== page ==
The Harrisburg-based PA IOLTA Board has recently joined GWP and we invited executive director Stephanie Libhart to answer a few questions so members can get to know its operations and interests a little bit better. One of the reasons the PA IOLTA Board joined GWP is to spread awareness of the role of legal services in addressing broad social issues and to engage other funders as partners. Members interested in learning more about the PA IOLTA Board’s activities are encouraged to contact Stephanie.
What do other funders need to know about the PA IOLTA Board?
The Pennsylvania Interest on Lawyers Trust Account Board (PA IOLTA Board) exists to support the delivery of free civil legal aid to low-income Pennsylvanians when a basic human need, such as shelter, food, healthcare and personal safety, is at risk. Our grantees are legal aid organizations and law schools throughout the Commonwealth providing legal help to people living in every county. Civil legal aid is critical to ensuring fairness in the justice system for all people regardless of how much money they make. Our grantees protect clients’ rights when facing illegal evictions, deplorable living conditions, housing and employment discrimination, financial exploitation of senior citizens, denials of public benefits, denials of healthcare coverage, difficulty accessing public education and many more frightening legal situations that only lawyers can resolve. All of these situations fall into broader social issues of concern to GWP members. Civil legal aid should be an essential component to any foundation’s response to problem-solving big issues.
What project or organization are you funding that is most exciting to you right now?
Many of our grantees are undertaking exciting initiatives right now. We are nearing the end of a three-year grant to the Pennsylvania Utility Law Project (PULP) to address significant barriers domestic violence survivors face in trying to establish affordable, reliable utility service. The success of the project has been recognized nationally and it is seen as a model across the country. IOLTA’s investment over three years was $145,000, and the total benefits leveraged for clients through PULP’s advocacy was estimated at $649,000 of which $500,000 is recurring each year.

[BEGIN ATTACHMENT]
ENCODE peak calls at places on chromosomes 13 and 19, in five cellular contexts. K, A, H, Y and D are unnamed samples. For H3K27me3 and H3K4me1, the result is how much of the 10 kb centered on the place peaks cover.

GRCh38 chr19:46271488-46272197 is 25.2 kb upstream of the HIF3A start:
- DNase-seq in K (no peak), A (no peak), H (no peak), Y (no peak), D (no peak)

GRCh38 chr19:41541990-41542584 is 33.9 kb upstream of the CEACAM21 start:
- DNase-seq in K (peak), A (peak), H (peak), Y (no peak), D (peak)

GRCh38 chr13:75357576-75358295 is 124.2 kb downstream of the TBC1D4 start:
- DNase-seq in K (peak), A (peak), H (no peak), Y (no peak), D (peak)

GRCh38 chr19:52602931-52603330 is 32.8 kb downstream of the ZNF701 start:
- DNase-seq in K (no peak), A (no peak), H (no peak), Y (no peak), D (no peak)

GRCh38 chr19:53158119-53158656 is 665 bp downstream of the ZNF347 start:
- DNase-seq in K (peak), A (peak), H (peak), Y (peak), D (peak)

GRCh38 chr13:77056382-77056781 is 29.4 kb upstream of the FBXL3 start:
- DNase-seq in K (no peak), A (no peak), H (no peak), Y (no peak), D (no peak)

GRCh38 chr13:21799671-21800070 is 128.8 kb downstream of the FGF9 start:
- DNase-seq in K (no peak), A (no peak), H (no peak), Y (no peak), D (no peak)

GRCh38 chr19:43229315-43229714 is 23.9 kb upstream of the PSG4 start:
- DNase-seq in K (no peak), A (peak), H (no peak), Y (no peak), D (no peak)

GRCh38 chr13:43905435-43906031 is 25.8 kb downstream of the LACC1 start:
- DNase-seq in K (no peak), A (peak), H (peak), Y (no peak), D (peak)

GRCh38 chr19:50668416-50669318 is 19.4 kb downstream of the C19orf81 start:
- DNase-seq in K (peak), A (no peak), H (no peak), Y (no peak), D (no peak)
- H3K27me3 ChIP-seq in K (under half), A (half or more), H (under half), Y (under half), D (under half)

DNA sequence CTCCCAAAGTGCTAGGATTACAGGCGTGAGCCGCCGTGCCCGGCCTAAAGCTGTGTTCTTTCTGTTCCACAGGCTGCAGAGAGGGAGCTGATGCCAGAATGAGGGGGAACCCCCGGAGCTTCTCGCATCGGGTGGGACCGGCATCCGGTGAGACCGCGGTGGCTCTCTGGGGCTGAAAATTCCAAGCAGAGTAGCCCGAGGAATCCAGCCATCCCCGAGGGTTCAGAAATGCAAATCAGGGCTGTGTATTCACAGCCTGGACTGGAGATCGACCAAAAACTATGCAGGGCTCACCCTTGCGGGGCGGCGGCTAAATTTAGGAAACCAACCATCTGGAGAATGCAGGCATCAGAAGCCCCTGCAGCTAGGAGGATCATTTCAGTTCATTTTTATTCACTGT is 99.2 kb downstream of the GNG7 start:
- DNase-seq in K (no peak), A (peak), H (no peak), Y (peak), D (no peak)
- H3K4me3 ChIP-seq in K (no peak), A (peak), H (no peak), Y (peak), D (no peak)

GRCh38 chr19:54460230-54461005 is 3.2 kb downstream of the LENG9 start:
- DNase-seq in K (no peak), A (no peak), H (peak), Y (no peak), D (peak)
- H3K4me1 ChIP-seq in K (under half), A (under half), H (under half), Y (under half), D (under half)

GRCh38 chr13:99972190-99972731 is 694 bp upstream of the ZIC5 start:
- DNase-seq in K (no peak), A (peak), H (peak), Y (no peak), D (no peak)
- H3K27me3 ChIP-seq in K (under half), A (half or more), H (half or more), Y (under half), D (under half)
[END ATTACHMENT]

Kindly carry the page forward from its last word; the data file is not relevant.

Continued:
With an IOLTA grant, Neighborhood Legal Services (NLS) in Allegheny County began a new project this year to address “tangled titles” for low-income homeowners. A tangled title exists when the current occupant of the house is not the owner of record for the house(e.g. when a parent passes away and no estate has been opened). With no record transfer of the home title, the property’s ownership is left in question. Tangled titles threaten the well-being of low-income residents in a multitude of ways. Families dealing with a tangled home title may not be able to obtain a grant or loan to make urgently needed repairs. Additionally, tangled titles can block residents from access to payment plans for delinquent water, sewer, or real estate tax bills, thus leading to Sheriff’s sales of their homes. Other consequences can include the inability to negotiate with a mortgage company regarding a delinquent mortgage, to obtain homeowners’ insurance, or to transfer the title in the future. The end result may be a family living in unsafe conditions or even becoming homeless, or a home that becomes a blight in the community.
What funding areas are partnership opportunities between you and other funders?
For the next four years, the PA IOLTA Board will be funding community redevelopment work in specific areas of the Commonwealth that have been hardest hit by the foreclosure crisis. In the western part of the state, we expect that New Castle in Lawrence County will be selected and work will begin in 2018-2019. Our funding is restricted to support legal assistance only. Since lawyers alone cannot redevelop a community, we would be grateful for the partnership of other funders to support other aspects of community redevelopment in New Castle.